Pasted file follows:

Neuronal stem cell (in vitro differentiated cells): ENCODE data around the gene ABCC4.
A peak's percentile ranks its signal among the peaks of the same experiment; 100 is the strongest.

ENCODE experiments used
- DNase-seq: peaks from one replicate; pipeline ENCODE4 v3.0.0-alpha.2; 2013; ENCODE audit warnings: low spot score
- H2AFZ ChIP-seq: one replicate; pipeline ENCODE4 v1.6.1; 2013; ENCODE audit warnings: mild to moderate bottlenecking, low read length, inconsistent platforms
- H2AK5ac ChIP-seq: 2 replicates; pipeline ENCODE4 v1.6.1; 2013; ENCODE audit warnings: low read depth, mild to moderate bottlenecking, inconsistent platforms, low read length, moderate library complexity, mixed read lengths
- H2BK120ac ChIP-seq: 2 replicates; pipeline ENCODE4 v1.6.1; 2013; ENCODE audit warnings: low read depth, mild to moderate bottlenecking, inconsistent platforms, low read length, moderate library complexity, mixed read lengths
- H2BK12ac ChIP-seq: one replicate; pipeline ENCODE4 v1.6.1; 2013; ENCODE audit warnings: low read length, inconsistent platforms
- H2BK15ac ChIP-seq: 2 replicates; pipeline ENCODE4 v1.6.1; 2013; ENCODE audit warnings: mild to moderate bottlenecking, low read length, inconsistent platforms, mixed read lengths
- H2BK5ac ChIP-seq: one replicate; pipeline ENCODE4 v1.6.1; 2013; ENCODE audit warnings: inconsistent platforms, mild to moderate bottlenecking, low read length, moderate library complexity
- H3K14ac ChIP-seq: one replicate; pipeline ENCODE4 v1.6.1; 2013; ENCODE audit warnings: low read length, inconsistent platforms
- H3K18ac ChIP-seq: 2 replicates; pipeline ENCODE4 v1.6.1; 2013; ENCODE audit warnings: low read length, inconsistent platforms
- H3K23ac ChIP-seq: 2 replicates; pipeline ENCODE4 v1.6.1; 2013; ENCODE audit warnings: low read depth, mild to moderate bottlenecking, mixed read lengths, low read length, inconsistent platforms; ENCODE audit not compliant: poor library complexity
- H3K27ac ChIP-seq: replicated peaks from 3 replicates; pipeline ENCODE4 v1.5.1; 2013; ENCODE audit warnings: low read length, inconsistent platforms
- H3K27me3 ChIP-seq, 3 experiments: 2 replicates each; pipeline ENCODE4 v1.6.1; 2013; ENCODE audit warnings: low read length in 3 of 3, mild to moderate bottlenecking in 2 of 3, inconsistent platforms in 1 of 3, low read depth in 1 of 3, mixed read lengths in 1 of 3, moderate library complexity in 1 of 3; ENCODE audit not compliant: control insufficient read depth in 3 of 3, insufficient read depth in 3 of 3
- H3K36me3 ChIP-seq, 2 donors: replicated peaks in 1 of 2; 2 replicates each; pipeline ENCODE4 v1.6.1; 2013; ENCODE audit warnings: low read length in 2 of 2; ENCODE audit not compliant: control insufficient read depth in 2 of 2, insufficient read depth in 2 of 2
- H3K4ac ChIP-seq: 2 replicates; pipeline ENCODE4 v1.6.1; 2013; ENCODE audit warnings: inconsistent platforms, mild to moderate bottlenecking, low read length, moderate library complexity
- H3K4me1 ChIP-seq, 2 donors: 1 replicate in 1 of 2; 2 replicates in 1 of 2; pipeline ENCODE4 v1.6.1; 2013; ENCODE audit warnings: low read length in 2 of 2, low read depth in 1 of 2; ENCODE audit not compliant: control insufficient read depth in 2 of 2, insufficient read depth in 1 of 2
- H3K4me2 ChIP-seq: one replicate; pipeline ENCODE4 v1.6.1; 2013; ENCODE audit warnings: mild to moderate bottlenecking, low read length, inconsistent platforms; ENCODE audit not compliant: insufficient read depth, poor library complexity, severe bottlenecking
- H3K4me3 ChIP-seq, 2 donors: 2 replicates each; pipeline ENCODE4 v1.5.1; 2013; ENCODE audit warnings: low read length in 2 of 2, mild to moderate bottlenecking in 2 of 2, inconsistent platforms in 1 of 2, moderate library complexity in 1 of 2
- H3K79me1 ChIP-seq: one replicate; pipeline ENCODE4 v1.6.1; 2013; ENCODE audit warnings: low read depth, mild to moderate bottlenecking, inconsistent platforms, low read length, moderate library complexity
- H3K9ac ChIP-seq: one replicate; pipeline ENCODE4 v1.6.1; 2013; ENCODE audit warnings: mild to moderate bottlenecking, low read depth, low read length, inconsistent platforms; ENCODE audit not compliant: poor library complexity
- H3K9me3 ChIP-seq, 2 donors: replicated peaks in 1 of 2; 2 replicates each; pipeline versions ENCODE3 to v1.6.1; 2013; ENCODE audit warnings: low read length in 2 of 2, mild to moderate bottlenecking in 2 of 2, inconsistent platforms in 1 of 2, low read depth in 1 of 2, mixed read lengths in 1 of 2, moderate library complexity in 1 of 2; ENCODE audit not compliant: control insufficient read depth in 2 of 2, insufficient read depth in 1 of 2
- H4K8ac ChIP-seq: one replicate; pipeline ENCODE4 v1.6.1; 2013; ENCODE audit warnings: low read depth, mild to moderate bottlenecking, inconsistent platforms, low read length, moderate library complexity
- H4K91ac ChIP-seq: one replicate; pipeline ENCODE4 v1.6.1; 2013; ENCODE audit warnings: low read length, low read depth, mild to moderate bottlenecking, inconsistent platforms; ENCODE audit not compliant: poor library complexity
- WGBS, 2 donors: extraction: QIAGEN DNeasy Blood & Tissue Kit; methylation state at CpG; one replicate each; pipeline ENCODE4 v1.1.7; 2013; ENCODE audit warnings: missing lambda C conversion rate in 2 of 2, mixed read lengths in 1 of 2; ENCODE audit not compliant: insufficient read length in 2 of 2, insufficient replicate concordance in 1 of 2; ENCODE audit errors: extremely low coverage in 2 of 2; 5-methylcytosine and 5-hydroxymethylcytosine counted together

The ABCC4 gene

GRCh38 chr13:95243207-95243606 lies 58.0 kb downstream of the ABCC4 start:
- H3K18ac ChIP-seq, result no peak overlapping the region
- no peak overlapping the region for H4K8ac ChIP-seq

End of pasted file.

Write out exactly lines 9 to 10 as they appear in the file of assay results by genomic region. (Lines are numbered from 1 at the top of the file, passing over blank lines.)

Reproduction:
- H2BK15ac ChIP-seq: 2 replicates; pipeline ENCODE4 v1.6.1; 2013; ENCODE audit warnings: mild to moderate bottlenecking, low read length, inconsistent platforms, mixed read lengths
- H2BK5ac ChIP-seq: one replicate; pipeline ENCODE4 v1.6.1; 2013; ENCODE audit warnings: inconsistent platforms, mild to moderate bottlenecking, low read length, moderate library complexity